Streamlined Cooking: new and delightful recipes for canned, packaged and frosted foods and rapid recipes for fresh foods 

I’m not a fan of many prefab foods, canned, packaged, or frosted. The rapid recipes are all right and I use the book for that. And to remind myself that all the years in the book business do not guarantee that I know wtf I’m doing when I get a used book!

There is another “streamlined cooking” book I may buy at some point, authored by a woman who wrote a book I own, about using a freezer efficiently.

That book has actual techniques in it to help save you time and effort, but it’s also obvious that the book was solicited by the manufacturers of various and sundry kitchen gadgets, or her column (if she had one?) was subsidized by them, as the book has unabashedly about 10 pages of reviewed kitchen gadgets, most of which you can’t find now.  And the book recommends products I’d love to find, but can’t. She recommends a farm which mail ordered bulk frozen sugared fruit, but they don’t exist now. She recommends various packaging materials I can’t find.

I also can’t find a copy of her hints/tips cookbook to look at, first. After the Rombauer experience, I’m loathe to buy this one sight unseen.

The best I’ve found is MegaCooking by Jill Bond, it’s a book for cooking in bulk for the freezer. Wonderful book, has lots of useful ideas about how to save time, energy and money in the kitchen, but not self-cleaning cooking — and that’s what I’m after.

I’ve always loved a good fantasy!

images

The image isn’t mine, but it made me laugh out loud. I got it via Google Images.

Drowning in Food

This is the mid to end of summer glut: peppers, tomatoes, potatoes, kale, greens, onions, carrots, etc. all at once.

I got up at 5 a.m. to start dealing with my overflowing counter. In the past 4 hours I’ve roasted red peppers and chopped some for the freezer, dried a little, set aside tomatoes for salad/fresh use, made roasted tomato sauce, put the latest batch of potatoes away, etc.

veggies

I have a flea market tomorrow, so need to pack the car for that, involves a trip to the storage during the day (no access at night to the new space), my tables and most of the flea market merchandise is in storage, although of course I have some here. I have other steps to do for this as well, before 5 this evening.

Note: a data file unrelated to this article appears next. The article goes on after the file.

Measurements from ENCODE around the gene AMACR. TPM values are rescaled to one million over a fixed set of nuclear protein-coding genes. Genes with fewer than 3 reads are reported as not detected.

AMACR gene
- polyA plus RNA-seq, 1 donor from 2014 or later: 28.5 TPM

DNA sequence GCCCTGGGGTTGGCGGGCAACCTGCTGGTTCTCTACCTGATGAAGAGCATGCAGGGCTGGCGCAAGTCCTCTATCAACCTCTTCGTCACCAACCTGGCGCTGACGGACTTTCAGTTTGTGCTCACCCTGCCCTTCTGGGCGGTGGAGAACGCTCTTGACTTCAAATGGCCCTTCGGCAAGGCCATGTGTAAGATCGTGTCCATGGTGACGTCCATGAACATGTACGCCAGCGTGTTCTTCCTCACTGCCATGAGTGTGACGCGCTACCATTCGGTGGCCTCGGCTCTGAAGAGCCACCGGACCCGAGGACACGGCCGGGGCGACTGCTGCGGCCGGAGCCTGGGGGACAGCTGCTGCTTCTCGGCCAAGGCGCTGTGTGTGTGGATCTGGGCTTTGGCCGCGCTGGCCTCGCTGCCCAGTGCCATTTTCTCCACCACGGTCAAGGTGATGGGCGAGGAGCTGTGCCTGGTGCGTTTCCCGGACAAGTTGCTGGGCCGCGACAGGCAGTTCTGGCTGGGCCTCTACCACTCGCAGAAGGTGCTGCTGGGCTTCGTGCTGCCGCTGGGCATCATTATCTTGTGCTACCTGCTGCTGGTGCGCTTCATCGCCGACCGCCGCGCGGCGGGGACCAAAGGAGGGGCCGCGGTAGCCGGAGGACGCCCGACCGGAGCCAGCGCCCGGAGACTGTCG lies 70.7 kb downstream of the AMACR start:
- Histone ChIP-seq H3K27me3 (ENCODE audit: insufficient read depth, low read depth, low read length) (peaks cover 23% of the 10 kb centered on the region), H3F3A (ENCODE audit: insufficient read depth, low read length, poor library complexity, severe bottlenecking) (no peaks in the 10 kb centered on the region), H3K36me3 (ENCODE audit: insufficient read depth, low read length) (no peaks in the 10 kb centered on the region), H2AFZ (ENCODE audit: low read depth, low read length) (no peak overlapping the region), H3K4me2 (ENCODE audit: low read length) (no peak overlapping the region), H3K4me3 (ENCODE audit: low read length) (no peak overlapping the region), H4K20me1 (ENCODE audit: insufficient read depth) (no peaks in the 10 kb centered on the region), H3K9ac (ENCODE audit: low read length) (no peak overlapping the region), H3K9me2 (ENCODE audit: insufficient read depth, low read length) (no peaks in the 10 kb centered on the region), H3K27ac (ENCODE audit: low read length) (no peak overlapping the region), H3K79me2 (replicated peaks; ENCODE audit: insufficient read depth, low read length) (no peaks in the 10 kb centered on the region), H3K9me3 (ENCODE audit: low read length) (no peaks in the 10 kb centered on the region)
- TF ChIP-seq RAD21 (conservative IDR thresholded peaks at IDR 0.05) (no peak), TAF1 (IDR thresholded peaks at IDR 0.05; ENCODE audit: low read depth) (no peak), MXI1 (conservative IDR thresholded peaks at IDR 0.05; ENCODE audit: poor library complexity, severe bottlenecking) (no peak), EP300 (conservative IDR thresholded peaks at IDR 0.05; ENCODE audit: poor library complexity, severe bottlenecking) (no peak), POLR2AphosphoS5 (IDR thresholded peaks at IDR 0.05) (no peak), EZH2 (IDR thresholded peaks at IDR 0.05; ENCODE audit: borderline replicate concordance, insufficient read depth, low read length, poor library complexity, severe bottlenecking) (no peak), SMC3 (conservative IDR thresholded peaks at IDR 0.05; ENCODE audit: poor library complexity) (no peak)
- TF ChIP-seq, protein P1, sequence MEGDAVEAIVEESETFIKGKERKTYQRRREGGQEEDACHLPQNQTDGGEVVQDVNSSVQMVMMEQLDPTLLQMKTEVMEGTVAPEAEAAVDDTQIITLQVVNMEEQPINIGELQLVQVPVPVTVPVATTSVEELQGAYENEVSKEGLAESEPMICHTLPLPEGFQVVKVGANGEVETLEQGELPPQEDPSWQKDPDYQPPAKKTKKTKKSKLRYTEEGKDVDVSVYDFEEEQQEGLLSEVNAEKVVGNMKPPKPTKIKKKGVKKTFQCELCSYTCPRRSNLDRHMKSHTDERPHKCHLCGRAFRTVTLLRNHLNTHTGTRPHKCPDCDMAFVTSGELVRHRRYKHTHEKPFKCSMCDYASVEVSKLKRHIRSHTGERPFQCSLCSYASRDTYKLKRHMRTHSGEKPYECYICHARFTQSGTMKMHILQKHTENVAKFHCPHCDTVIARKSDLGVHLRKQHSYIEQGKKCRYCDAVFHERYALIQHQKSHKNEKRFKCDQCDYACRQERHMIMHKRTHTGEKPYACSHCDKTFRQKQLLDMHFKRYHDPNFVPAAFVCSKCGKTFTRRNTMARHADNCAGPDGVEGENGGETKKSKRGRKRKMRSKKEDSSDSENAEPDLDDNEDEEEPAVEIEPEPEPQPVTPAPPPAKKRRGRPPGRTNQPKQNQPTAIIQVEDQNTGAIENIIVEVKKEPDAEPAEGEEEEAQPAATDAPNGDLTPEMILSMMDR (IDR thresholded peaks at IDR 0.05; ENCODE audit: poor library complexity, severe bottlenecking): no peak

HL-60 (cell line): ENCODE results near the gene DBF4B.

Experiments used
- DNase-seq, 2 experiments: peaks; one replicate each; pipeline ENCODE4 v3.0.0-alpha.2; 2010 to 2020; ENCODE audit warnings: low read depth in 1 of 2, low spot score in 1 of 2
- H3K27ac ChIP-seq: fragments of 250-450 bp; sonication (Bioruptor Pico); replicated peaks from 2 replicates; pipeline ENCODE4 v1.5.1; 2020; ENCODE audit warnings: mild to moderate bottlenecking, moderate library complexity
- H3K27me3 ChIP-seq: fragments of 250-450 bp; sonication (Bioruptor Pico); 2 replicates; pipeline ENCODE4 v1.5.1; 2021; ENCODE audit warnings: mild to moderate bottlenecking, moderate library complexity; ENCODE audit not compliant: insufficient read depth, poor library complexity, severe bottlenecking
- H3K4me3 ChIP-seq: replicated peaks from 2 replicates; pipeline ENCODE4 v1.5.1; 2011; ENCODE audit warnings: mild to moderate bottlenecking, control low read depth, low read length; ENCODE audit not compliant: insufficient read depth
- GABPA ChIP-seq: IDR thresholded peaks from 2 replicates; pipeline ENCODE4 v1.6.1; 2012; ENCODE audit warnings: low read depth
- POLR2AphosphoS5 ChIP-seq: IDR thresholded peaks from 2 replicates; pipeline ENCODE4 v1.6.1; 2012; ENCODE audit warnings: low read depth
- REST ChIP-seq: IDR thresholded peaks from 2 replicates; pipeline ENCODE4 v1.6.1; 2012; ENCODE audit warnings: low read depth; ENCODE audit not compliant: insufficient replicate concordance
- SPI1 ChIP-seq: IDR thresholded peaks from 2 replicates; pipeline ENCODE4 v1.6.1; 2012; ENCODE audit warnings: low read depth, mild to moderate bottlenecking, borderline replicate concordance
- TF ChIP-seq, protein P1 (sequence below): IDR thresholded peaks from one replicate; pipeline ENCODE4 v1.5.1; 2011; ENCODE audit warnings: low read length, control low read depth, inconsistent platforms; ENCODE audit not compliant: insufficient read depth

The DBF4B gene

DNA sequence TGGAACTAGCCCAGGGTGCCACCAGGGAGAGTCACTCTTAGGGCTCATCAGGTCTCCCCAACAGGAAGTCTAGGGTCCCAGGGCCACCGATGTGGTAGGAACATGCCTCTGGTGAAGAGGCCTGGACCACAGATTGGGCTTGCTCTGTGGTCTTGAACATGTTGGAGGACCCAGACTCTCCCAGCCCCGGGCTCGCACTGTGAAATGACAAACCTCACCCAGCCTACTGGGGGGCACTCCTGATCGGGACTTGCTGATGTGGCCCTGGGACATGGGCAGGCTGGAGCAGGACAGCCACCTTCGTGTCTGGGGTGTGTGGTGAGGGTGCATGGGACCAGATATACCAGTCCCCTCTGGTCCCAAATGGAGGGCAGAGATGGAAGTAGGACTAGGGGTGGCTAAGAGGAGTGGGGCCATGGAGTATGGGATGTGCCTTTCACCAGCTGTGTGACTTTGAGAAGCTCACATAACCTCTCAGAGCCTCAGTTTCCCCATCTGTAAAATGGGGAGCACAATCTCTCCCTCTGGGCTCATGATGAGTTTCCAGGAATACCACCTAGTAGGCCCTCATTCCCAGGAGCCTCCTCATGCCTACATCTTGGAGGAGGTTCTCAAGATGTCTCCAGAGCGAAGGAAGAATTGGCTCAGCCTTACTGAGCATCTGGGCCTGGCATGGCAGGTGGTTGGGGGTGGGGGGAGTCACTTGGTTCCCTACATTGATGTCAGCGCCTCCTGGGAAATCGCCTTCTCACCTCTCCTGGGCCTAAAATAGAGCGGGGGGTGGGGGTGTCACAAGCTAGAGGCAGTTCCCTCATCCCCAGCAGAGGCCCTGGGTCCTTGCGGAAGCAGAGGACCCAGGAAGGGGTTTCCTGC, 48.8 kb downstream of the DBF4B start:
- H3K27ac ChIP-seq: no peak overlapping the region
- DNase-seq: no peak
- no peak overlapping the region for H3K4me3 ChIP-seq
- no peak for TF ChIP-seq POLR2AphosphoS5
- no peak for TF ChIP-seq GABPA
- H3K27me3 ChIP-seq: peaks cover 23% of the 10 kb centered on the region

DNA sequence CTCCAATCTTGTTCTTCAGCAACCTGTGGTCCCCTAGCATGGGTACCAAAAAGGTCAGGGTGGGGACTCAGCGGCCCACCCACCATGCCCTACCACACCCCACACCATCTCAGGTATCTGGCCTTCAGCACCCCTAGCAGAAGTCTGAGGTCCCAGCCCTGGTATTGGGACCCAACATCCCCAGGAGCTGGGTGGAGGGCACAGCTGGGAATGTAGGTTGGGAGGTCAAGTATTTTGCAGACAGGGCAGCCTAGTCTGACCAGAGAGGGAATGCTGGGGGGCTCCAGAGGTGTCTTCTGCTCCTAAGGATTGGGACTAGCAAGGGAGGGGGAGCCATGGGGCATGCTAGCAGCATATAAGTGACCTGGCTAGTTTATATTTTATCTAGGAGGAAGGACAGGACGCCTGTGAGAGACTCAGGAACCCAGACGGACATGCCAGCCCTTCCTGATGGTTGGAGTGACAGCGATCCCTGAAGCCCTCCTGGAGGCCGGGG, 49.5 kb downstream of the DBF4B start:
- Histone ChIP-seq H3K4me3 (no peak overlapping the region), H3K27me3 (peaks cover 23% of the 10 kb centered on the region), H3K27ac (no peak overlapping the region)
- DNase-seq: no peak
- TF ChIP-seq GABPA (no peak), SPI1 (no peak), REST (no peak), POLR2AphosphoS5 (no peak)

If it wasn’t raining, again, I’d be outside as well today, putting Rustoleum on the wrought iron tables which we’ve stored for the past few years. We intend to use them on the porch. Great, but they’ve gotten rusty and so need to be wire brushed and then painted beforehand. Without the rain, I could do some or all of that or painting clapboards when I got to where I wanted to pitch tomatoes across the room rather than deal with them. (It happens. Not that I pitch them — but that I get where I want to!)

So — I’ve been up about 4 hours, had 1 cup of coffee and dealt with 10 lbs of food or more. How’s your day going???

J

Today

DH is working on upgrading the electrical system on his motorcycle. He helped me with some of the leaf moving (rake, then relocate). Later today, we’re off to the storage to work on that.

There are probably more books here ready to be gotten rid of. I gave one  to a neighbor. Have another to ask a second neighbor about and the yard is tidier than it was. All good.

The fertilizer I used up (we’d had it for 2 years, why?) was rained on for the next two days. A lot of it went into the bulb beds, and the daffs. and other bulbs are shooting up green sprouts all over the place. Partly because it’s time, but partly because they got fertilized just as they were starting their spring push. The rain was a blessing for them.

So we need to buy more mulch for the bulb bed to keep out the weeds (grass), but the bulbs should spread out quite a bit this year because of the timely fertilizer and rain.

I’ve been working on the spring/summer food/garden plans,  Between the farm we belong to and the garden I grow (sometimes, didn’t last year) we are usually drowning in green stuff by June. I want a better plan for what comes in/when and what I intend to do with it this year! I’m about 25% done with this piece. Finished the initial data gather yesterday. Pulling it together.  There are 2 or so more data gathering steps before I can make an actual plan, but it should get there.

Off to the storage — ho!!!!

J

We took a file box full of books and a few besides to the market which has the book bin. Gone! I have gone through one box since we got home and have started the 2nd. There’s about 10 more books in a bag to be donated, wherever it is we go next that will take them.

New Practices

I’ve been much better lately about using up our stored foods. I changed a few things and that has made all the difference.

  1. Rather than simply looking where I always have for food to cook, I make myself dig through the dark corners of the freezer or pantry before I start cooking. Frequently, I’ll find something which alters my proposed menu.
  2. I am trying really hard not to have leftovers, so I am actively working at using them  the following day if we aren’t using them outright for lunch.

Last night’s dinner, for example, was canned baked beans, with additions. The additions were smoked pork neck (needed to be cooked) and onion. There’s about 1/2C left. Also, after I cut the pieces off to add to the beans I still had a larger bony hunk, which I boiled.